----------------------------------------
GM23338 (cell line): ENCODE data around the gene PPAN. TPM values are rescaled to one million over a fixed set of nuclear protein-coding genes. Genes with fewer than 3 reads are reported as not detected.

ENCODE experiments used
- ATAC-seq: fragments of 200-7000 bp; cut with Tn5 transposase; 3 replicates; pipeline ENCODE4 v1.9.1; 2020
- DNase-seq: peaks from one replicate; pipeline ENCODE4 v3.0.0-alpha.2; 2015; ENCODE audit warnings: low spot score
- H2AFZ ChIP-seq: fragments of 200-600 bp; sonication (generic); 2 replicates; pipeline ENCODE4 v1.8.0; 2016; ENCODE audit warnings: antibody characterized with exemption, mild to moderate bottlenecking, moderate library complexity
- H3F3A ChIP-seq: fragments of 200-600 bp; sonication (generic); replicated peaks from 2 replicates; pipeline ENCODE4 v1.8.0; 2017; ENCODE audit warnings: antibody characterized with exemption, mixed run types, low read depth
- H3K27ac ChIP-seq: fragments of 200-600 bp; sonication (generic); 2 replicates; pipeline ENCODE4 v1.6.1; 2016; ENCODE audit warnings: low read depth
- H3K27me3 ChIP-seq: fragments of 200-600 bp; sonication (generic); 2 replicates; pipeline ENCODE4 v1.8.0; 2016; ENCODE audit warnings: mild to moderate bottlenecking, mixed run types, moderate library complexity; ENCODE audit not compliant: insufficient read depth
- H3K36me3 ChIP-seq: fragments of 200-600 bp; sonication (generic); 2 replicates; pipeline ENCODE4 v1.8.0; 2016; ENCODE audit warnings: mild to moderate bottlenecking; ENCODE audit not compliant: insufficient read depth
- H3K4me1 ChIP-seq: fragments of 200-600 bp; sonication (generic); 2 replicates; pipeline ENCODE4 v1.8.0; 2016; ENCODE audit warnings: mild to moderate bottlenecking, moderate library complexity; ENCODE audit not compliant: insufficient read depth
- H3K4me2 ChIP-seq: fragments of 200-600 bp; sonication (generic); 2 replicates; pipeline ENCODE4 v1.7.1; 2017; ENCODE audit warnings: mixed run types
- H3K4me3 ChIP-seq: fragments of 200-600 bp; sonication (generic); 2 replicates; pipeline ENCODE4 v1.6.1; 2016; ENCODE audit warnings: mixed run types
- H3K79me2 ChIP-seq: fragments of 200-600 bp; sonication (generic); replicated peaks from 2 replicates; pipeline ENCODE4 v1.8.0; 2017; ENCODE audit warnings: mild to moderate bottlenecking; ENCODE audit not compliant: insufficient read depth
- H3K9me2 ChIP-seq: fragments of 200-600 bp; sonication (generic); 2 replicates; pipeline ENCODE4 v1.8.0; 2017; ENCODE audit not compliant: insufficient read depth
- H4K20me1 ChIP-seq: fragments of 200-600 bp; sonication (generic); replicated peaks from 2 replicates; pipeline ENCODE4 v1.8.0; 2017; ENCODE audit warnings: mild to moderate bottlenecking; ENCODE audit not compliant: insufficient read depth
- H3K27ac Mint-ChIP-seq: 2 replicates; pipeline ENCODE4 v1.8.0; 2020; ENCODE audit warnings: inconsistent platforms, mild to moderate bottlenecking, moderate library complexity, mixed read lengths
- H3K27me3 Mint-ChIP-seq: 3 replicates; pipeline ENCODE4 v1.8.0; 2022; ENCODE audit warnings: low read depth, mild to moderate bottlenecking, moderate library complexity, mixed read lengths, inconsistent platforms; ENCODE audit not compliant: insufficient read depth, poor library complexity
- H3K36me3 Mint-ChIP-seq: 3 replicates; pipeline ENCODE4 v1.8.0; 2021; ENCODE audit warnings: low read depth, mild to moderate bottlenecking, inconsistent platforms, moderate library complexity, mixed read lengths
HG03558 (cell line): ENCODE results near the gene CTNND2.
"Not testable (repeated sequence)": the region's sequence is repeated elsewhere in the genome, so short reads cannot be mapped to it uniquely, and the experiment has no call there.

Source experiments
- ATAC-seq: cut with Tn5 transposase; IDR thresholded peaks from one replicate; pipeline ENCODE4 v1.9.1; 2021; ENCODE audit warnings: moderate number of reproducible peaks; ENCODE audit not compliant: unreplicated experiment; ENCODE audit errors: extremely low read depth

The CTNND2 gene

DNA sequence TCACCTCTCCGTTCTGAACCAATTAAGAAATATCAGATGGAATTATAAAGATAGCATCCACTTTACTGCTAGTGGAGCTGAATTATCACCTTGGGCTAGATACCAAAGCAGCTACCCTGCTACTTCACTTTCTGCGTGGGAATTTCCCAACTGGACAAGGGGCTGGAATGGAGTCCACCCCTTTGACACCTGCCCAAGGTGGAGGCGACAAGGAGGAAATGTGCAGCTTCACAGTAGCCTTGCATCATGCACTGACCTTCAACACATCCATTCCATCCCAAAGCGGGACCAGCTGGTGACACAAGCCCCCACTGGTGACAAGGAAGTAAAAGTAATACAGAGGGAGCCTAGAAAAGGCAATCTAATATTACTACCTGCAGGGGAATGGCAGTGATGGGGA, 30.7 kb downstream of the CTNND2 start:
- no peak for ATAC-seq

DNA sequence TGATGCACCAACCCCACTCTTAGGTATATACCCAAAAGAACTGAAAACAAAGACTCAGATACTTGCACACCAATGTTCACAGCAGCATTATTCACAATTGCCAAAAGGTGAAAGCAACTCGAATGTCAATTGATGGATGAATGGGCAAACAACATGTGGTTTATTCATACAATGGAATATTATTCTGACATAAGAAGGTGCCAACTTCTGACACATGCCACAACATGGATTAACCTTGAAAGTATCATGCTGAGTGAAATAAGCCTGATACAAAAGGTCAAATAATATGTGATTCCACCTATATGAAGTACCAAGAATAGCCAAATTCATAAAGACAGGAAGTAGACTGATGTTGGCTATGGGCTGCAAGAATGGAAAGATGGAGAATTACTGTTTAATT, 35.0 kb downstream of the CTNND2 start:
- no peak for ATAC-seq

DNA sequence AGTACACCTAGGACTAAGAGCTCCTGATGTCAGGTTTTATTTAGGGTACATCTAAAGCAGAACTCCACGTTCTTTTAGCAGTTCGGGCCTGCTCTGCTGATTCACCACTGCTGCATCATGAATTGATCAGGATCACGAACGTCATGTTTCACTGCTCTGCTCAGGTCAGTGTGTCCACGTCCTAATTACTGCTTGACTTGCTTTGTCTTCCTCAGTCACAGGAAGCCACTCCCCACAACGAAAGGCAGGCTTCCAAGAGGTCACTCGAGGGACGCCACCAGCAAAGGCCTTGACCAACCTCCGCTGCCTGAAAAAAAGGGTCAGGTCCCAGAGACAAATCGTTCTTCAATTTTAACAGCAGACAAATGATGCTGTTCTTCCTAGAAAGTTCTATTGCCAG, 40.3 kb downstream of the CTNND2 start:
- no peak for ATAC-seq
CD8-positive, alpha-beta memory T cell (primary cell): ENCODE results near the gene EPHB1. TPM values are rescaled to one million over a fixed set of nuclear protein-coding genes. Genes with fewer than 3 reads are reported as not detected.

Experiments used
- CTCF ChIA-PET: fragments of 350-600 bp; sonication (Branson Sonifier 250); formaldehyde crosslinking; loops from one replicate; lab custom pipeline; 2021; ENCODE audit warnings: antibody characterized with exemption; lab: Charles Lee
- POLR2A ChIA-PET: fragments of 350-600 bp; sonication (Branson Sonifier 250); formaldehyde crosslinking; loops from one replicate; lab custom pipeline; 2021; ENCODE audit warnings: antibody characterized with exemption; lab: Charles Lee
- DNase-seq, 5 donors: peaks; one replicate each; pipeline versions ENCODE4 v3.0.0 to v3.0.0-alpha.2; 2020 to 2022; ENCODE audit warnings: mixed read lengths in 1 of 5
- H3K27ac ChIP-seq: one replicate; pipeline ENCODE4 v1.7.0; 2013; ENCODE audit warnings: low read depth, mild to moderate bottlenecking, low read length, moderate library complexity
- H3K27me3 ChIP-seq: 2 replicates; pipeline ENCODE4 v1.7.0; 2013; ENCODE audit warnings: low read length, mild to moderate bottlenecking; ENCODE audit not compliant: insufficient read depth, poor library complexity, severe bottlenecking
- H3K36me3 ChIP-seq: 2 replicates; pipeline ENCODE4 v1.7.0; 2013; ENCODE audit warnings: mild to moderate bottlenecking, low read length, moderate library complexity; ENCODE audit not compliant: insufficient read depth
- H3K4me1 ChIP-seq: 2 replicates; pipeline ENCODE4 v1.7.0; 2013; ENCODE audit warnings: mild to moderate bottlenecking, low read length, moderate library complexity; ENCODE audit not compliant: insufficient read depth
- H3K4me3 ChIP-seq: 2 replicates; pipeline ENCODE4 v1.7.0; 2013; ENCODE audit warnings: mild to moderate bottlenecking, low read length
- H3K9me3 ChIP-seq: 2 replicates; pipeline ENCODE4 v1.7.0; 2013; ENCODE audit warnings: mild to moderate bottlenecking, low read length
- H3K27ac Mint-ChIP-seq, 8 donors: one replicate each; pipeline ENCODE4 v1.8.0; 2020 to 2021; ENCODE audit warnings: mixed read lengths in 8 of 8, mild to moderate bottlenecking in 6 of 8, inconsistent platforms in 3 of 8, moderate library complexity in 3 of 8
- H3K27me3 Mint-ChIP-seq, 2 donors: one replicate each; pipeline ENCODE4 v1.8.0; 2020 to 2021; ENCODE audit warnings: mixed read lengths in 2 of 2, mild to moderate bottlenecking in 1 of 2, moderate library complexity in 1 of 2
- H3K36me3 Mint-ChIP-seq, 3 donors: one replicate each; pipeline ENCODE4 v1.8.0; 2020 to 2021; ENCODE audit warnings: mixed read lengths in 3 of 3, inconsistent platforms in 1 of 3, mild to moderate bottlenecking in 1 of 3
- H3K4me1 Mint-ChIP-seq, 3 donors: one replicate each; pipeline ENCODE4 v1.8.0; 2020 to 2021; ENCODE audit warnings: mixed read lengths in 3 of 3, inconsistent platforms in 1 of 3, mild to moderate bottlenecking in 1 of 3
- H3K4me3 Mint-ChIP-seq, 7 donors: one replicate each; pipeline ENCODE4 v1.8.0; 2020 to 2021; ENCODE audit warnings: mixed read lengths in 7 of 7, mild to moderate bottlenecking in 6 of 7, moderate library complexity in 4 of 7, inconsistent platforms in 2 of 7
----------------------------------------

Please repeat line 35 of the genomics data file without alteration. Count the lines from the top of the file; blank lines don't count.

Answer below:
- H3K27ac ChIP-seq: one replicate; pipeline ENCODE4 v1.7.0; 2013; ENCODE audit warnings: low read depth, mild to moderate bottlenecking, low read length, moderate library complexity